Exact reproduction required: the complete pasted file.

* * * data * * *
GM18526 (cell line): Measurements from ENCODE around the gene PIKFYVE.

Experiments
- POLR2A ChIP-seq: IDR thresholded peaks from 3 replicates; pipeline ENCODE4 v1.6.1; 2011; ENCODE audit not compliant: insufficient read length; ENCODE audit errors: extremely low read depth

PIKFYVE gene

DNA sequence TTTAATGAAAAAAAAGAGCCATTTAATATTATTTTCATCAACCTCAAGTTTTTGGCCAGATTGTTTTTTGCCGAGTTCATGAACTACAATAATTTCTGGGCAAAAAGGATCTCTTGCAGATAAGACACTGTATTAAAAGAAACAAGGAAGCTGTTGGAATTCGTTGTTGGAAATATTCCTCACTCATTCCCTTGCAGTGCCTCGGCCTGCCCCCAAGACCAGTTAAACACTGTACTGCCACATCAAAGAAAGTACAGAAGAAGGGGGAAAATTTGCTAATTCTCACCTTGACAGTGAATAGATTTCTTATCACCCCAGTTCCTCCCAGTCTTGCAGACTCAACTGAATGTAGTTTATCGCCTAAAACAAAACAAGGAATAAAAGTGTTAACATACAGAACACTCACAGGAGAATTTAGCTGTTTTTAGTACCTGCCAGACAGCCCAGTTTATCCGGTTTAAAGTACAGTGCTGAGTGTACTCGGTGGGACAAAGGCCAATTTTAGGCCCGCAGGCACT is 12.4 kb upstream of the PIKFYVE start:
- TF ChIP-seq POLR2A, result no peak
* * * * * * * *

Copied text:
GM18526 (cell line): Measurements from ENCODE around the gene PIKFYVE.

Experiments
- POLR2A ChIP-seq: IDR thresholded peaks from 3 replicates; pipeline ENCODE4 v1.6.1; 2011; ENCODE audit not compliant: insufficient read length; ENCODE audit errors: extremely low read depth

PIKFYVE gene

DNA sequence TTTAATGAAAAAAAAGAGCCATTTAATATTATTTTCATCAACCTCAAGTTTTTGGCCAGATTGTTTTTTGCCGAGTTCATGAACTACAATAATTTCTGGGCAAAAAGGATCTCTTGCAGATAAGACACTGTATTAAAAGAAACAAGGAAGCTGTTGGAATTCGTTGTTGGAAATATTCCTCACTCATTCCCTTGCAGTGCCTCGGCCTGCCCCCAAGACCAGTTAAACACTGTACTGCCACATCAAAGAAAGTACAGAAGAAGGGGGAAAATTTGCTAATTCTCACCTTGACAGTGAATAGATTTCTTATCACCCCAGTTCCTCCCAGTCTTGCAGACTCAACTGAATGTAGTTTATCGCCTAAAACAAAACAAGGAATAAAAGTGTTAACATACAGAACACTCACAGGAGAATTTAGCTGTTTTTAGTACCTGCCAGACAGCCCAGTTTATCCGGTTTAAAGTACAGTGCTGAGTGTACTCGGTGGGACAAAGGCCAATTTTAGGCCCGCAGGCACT is 12.4 kb upstream of the PIKFYVE start:
- TF ChIP-seq POLR2A, result no peak